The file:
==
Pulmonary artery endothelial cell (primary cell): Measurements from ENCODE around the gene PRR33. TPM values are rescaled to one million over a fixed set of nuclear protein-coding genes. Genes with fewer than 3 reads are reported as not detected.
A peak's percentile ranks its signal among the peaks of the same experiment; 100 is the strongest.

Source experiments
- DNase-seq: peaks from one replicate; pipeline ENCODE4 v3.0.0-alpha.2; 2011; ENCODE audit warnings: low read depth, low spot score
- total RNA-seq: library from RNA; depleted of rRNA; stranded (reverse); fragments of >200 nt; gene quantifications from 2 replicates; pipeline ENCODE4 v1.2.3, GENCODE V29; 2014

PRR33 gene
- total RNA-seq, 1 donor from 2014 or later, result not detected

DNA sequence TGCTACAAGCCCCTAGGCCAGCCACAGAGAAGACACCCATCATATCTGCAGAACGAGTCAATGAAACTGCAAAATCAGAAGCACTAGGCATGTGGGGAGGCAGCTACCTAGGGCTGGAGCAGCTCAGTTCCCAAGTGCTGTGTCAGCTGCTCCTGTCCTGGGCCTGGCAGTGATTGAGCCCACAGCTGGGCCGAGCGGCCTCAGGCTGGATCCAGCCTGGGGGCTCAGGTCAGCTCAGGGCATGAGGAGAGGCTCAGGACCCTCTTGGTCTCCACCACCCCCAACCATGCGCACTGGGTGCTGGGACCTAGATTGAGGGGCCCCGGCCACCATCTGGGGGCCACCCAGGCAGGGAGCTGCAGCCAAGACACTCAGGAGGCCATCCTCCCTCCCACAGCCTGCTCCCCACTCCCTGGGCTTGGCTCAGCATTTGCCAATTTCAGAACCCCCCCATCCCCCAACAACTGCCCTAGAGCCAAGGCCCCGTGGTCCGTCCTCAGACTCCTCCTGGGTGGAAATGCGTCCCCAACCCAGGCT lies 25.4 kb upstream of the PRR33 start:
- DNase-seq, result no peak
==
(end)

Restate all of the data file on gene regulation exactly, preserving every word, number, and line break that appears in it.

Pulmonary artery endothelial cell (primary cell): Measurements from ENCODE around the gene PRR33. TPM values are rescaled to one million over a fixed set of nuclear protein-coding genes. Genes with fewer than 3 reads are reported as not detected.
A peak's percentile ranks its signal among the peaks of the same experiment; 100 is the strongest.

Source experiments
- DNase-seq: peaks from one replicate; pipeline ENCODE4 v3.0.0-alpha.2; 2011; ENCODE audit warnings: low read depth, low spot score
- total RNA-seq: library from RNA; depleted of rRNA; stranded (reverse); fragments of >200 nt; gene quantifications from 2 replicates; pipeline ENCODE4 v1.2.3, GENCODE V29; 2014

PRR33 gene
- total RNA-seq, 1 donor from 2014 or later, result not detected

DNA sequence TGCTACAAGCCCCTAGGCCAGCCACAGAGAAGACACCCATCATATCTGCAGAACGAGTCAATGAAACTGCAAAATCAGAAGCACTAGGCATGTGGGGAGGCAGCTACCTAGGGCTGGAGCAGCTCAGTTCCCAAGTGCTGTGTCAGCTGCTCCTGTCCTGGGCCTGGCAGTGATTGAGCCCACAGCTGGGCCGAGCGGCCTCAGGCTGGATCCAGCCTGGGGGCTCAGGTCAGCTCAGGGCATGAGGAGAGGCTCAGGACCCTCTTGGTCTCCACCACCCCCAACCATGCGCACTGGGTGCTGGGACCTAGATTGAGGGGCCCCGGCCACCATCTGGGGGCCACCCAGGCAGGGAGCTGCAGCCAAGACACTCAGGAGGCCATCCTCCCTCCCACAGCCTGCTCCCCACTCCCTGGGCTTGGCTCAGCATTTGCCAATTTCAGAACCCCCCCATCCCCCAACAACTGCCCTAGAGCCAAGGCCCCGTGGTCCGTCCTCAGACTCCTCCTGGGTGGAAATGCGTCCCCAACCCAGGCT lies 25.4 kb upstream of the PRR33 start:
- DNase-seq, result no peak